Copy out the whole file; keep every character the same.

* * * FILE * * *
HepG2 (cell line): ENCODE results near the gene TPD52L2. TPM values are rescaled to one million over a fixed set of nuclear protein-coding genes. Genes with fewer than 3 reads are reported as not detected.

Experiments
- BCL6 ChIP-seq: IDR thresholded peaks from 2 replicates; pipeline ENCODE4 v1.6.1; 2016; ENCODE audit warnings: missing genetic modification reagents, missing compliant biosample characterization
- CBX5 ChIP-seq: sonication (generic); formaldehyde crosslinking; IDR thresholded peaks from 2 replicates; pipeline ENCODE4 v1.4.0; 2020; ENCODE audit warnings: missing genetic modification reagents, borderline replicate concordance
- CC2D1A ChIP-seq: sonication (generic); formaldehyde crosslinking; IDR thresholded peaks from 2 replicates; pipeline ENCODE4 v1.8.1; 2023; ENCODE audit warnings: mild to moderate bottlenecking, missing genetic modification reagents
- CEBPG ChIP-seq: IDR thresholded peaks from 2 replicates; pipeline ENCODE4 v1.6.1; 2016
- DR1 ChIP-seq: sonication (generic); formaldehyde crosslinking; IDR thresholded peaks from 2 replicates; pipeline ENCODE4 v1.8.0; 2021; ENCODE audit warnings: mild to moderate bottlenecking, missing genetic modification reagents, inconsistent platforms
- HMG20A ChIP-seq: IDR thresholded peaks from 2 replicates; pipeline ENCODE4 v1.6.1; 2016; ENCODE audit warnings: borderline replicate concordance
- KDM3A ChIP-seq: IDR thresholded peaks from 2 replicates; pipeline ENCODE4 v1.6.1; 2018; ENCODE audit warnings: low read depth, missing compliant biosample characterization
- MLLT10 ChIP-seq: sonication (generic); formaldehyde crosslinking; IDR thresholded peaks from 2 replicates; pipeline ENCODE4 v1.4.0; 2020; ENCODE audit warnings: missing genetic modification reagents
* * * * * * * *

HepG2 (cell line): ENCODE results near the gene TPD52L2. TPM values are rescaled to one million over a fixed set of nuclear protein-coding genes. Genes with fewer than 3 reads are reported as not detected.

Experiments
- BCL6 ChIP-seq: IDR thresholded peaks from 2 replicates; pipeline ENCODE4 v1.6.1; 2016; ENCODE audit warnings: missing genetic modification reagents, missing compliant biosample characterization
- CBX5 ChIP-seq: sonication (generic); formaldehyde crosslinking; IDR thresholded peaks from 2 replicates; pipeline ENCODE4 v1.4.0; 2020; ENCODE audit warnings: missing genetic modification reagents, borderline replicate concordance
- CC2D1A ChIP-seq: sonication (generic); formaldehyde crosslinking; IDR thresholded peaks from 2 replicates; pipeline ENCODE4 v1.8.1; 2023; ENCODE audit warnings: mild to moderate bottlenecking, missing genetic modification reagents
- CEBPG ChIP-seq: IDR thresholded peaks from 2 replicates; pipeline ENCODE4 v1.6.1; 2016
- DR1 ChIP-seq: sonication (generic); formaldehyde crosslinking; IDR thresholded peaks from 2 replicates; pipeline ENCODE4 v1.8.0; 2021; ENCODE audit warnings: mild to moderate bottlenecking, missing genetic modification reagents, inconsistent platforms
- HMG20A ChIP-seq: IDR thresholded peaks from 2 replicates; pipeline ENCODE4 v1.6.1; 2016; ENCODE audit warnings: borderline replicate concordance
- KDM3A ChIP-seq: IDR thresholded peaks from 2 replicates; pipeline ENCODE4 v1.6.1; 2018; ENCODE audit warnings: low read depth, missing compliant biosample characterization
- MLLT10 ChIP-seq: sonication (generic); formaldehyde crosslinking; IDR thresholded peaks from 2 replicates; pipeline ENCODE4 v1.4.0; 2020; ENCODE audit warnings: missing genetic modification reagents